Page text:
A short loop with sturdy wooden bridges and walkways over streams and wetlands. Trail is used as an interpretive teaching trail for school groups.
Need to Know
This park can be hard to find. Continue past the Officers Mess Building and go right around the sharp corner to see the sign. There is no restroom or water available in the park.
This trail is a loop that starts and ends in the dirt parking area near the picnic table. Park politely, leaving room for other visitors and horse trailers.
There are a few faded interpretive signs describing some of the common trees and shrubs in the park. If you want to go counter-clockwise, as I did, take the trail to the right and follow the seasonally muddy track into the remnant old-growth forest. Towering Sitka spruce and a carpet of sword fern dominate this forest. Almost immediately, the sounds of the outside world fade away and you're immersed in a shadowy green past when humans tread lightly in a vast wilderness of cedar spruce rainforest.The towering old-growth is reminiscent of the forest-moon Endor and you half-expect to see Ewoks or dinosaurs among the tree trunks.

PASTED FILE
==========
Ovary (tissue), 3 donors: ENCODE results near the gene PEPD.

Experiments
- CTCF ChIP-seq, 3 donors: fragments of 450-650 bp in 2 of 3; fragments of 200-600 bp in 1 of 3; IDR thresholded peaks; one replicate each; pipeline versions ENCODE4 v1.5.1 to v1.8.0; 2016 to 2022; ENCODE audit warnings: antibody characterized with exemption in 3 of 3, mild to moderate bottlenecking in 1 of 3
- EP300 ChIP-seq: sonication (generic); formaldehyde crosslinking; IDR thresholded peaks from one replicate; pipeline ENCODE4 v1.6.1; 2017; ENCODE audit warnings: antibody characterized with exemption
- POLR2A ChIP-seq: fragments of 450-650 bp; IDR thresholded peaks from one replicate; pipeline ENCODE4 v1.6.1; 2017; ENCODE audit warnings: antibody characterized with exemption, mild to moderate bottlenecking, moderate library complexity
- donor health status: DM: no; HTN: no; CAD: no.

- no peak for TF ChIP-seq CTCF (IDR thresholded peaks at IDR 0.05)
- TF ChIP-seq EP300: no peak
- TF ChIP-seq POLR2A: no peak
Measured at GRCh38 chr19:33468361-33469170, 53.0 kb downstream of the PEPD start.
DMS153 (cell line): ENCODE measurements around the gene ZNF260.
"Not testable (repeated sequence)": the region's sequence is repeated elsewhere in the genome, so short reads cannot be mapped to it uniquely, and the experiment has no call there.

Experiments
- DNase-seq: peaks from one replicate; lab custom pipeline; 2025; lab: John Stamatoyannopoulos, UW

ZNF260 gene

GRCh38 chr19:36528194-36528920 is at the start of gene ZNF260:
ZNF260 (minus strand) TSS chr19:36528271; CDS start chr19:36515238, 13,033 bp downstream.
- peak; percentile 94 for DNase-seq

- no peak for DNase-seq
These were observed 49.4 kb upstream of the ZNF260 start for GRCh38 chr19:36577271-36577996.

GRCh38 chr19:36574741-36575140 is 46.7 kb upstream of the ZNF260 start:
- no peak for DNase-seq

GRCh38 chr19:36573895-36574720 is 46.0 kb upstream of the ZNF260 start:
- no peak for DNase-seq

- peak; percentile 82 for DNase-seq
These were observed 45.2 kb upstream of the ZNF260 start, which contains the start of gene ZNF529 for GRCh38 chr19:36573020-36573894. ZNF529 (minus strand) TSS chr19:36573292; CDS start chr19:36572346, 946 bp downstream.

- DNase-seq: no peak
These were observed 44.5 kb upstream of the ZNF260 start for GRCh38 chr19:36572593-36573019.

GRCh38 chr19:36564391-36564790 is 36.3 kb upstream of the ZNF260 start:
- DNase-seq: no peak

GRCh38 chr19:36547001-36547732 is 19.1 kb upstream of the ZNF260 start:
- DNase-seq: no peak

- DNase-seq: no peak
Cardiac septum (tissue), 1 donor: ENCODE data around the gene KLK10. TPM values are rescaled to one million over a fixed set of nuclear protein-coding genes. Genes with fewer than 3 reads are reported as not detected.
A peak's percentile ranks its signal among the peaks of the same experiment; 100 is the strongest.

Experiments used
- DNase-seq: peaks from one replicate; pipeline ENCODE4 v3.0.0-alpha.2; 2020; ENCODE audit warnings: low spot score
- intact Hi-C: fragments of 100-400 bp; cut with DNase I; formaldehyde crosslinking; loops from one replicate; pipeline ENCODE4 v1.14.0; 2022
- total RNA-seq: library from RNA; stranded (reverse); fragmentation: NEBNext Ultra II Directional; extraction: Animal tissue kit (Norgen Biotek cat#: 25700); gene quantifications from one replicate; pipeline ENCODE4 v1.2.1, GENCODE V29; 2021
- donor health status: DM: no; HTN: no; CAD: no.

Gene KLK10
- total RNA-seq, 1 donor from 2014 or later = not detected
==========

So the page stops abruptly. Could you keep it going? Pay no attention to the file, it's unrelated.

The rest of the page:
Take a left at the first fork. The right-most trail leads out of the loop and east toward the power lines, where it dead ends. Staying left, continue to follow the loop around. You'll cross a few sturdy bridges with good tread to prevent slipping as you meander through the lowlands and cross several burbling streams. Keep to the main path and stay left to avoid user-created trails that branch off towards the power line and streams. This trail is often muddy. There are frequent elk tracks and soft bird calls all around. Mushrooms sprout on downed giants and moss drips from overhead branches. It's cool, peaceful, and damp in this little slice of ancient forest.
The loop ends with a bridge and a sturdy set of stairs leading up to the parking area where you began. I frequently pass people walking their dogs and the trail also allows equestrian riders, so you may see paw-prints and hoof-prints in the mud.
I love this trail for it's quiet peace and the convenience of experiencing such a beautiful old-growth forest so close to town.
Flora & Fauna
Sitka spruce. Western red cedar. Elk herds frequently use the trails. Banana slugs. Sword fern.
Shared By: Samantha Goodwin